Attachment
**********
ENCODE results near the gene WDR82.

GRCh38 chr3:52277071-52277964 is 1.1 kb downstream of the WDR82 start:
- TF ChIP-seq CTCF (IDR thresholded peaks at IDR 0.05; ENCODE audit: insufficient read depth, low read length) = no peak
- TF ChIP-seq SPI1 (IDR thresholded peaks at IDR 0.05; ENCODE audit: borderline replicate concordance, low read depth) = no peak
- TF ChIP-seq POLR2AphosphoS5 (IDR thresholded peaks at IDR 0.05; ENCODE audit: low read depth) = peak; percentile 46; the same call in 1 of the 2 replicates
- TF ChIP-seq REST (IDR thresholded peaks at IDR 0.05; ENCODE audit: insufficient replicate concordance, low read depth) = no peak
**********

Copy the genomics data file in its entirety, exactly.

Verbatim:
ENCODE results near the gene WDR82.

GRCh38 chr3:52277071-52277964 is 1.1 kb downstream of the WDR82 start:
- TF ChIP-seq CTCF (IDR thresholded peaks at IDR 0.05; ENCODE audit: insufficient read depth, low read length) = no peak
- TF ChIP-seq SPI1 (IDR thresholded peaks at IDR 0.05; ENCODE audit: borderline replicate concordance, low read depth) = no peak
- TF ChIP-seq POLR2AphosphoS5 (IDR thresholded peaks at IDR 0.05; ENCODE audit: low read depth) = peak; percentile 46; the same call in 1 of the 2 replicates
- TF ChIP-seq REST (IDR thresholded peaks at IDR 0.05; ENCODE audit: insufficient replicate concordance, low read depth) = no peak